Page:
As 2013 draws to a close, so does the first half of Season 3 of the IARPA forecasting tournament. This seems as good a time as any to review some of the highs and lows of this tournament season. We begin our review with a look at IFP #1318, which closed on Christmas Day and—in our view—represents one of the biggest surprises thus far in Season 3.
A surprising visit to Yasukuni
In mid-November, we launched a question asking whether Japan’s Prime Minister would visit the controversial Yasukuni Shrine before the year’s end. Just a few days before the question was scheduled to expire, Abe did in fact visit the shrine—something that few forecasters anticipated.
A post-visit comment by one team forecaster reflected the general amazement: “Jaw-drop! I have to wonder if this was telegraphed and we missed it, or it really was a spontaneous decision.”
Forecasters who posted good scores on this question seem to have taken Prime Minister Abe at his word. As the Japan News reported, the Prime Minister had pledged during his most recent election campaign to visit the shrine while in office. Nonetheless, over the past year, Abe had avoided commitment to any specific date for a visit. A few weeks before the question launched, there was a brief flurry of news stories in which an Abe aide indicated his expectation that the visit would occur before the end of the year, though the report was downplayed by another Japanese official. In retrospect, the aide seems to have been providing accurate intelligence: Abe’s visit occurred on the first anniversary of his current administration and before the end of the year.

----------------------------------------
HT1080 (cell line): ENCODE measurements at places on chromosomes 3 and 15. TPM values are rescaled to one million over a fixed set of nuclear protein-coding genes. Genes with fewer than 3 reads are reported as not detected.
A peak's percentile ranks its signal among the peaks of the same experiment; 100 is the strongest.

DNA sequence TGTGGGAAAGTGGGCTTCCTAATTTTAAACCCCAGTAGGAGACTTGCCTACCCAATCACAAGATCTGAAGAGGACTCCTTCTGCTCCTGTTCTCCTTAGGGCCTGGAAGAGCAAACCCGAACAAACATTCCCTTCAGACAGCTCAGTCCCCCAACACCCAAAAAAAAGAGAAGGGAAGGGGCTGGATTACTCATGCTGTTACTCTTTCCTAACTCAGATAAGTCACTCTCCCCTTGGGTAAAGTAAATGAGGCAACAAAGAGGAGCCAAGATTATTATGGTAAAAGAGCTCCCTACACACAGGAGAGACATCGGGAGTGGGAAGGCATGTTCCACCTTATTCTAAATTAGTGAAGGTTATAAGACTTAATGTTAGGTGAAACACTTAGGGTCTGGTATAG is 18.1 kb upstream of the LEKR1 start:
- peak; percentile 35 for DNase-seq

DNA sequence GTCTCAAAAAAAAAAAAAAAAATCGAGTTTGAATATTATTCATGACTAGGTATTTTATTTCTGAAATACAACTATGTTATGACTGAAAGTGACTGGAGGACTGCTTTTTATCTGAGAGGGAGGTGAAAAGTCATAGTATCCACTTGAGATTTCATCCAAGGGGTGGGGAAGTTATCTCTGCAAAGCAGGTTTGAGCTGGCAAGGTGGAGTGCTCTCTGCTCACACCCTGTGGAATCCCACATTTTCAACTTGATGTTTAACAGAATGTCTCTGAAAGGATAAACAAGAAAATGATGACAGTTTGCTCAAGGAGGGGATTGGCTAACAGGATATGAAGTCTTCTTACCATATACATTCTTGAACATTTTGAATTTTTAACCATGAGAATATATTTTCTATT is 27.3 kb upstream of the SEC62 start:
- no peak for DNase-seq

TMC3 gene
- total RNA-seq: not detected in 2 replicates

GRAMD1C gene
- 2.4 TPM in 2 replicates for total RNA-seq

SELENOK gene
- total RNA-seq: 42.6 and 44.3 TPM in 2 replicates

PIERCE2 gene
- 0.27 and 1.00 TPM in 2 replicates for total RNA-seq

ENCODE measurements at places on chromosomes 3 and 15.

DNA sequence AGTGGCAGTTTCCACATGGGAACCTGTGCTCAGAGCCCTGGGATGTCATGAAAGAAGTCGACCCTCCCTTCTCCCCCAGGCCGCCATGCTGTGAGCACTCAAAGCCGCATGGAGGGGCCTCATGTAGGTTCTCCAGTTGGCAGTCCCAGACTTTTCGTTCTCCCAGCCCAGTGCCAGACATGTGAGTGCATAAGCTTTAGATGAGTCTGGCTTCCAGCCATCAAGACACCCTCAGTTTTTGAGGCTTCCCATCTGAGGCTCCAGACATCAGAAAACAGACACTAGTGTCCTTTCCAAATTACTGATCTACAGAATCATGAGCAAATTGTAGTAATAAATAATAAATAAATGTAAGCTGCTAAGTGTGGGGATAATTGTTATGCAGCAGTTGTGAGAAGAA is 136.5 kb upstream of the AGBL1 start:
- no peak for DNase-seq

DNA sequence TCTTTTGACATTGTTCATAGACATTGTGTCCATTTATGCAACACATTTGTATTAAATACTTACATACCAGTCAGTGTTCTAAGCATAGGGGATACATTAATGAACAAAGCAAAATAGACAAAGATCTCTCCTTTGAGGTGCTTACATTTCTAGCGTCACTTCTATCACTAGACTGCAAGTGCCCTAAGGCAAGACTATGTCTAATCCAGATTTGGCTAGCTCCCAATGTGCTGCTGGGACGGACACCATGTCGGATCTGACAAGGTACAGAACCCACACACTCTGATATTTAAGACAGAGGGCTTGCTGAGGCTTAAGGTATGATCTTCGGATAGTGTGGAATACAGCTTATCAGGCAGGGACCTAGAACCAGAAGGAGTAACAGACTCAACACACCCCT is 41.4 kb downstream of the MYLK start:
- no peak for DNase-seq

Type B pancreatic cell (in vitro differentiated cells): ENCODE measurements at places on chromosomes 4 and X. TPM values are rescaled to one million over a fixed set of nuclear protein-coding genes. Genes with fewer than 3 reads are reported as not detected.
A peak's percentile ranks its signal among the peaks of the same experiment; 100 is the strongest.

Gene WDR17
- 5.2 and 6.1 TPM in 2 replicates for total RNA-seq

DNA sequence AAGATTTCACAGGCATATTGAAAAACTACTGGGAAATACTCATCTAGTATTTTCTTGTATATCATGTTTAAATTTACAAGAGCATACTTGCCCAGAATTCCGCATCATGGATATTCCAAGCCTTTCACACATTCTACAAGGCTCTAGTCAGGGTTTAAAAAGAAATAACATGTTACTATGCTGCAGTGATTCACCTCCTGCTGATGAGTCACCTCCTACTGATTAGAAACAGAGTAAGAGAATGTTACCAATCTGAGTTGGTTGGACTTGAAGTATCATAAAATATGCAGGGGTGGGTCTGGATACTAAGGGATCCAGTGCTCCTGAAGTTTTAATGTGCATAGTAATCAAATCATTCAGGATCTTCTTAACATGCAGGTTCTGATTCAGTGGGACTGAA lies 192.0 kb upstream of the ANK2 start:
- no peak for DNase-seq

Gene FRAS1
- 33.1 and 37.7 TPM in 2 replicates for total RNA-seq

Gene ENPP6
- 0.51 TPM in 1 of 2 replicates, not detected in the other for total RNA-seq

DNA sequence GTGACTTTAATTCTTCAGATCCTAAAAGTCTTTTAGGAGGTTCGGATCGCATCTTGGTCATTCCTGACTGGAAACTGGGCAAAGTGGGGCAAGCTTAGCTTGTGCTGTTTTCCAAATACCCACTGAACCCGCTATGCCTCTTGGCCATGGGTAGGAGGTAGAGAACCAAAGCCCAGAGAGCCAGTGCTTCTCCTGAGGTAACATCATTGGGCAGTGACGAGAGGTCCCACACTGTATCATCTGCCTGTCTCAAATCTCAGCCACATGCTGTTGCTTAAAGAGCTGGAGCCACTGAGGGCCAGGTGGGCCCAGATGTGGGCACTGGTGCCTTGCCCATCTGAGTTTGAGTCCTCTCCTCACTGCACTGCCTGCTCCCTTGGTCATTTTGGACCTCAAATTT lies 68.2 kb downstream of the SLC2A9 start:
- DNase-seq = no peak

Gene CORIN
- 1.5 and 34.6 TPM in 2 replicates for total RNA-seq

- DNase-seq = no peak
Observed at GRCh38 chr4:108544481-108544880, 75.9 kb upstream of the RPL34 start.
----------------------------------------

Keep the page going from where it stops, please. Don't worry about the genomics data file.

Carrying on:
Those who failed to anticipate Abe’s shrine visit can take comfort from a poll published in a major Japanese newspaper on December 24th, reflecting a question posed to over 1,000 Japanese households on December 21st and 22nd:
Of the respondents, 48 percent appreciated Prime Minister Abe’s decision to refrain from visiting Tokyo’s controversial Yasukuni Shrine where Class A war criminals are enshrined along with the war dead since he took office, as compared with 37 percent who do not appreciate his decision.
The poll itself reflects that there was great uncertainty about what Abe would do only a few days before his visit.
But, forecasters who steadily decreased their probability estimates as the end-date for this question approached may want to think twice before applying this strategy to future questions that have reasonable potential for surprise endings. At least one superforecaster had noted the risk that the Yasukuni Shrine question could be this season’s “Monti”—referencing a question that caught forecasters off-guard almost exactly a year before when Italy’s then-Prime-Minister followed through on his stated intention to resign, rather than stay in office as leader of a minority government, after Berlusconi withdrew his support from the Monti-led coalition. And, of course, there is now infamous question “1007” from Season 1, which asked whether a “lethal confrontation” would occur in the South China Sea. That question resolved as “Yes” near the scheduled closing date when a Chinese fishing boat captain fatally stabbed a South Korean coast-guard official who had boarded the fishing boat.
In these cases, “surprise” outcomes occurred late in a question’s lifespan, when many forecasters had been tapering their predictions toward a 0% likelihood that the event would occur. And, in all of these cases, the outcome reflected the actions of a single individual who was able to take the action that resulted in a “Yes” outcome with little or no news coverage in the days leading up to the action that would have allowed those following the question closely to know that the event was about to occur.
If there is a lesson to be learned here, it seems to be: Take a moment to think about the ways that an event could occur. If the event of interest does not require elaborate preparations beforehand and can be accomplished by one or two people, with little fanfare, it may hold more potential for a surprise outcome than our first impression would lead us to assume. This is particularly true when there is evidence early in the lifespan of a question suggesting that the event might occur, followed by no news, as opposed to contradictory news, later in the lifespan of a question.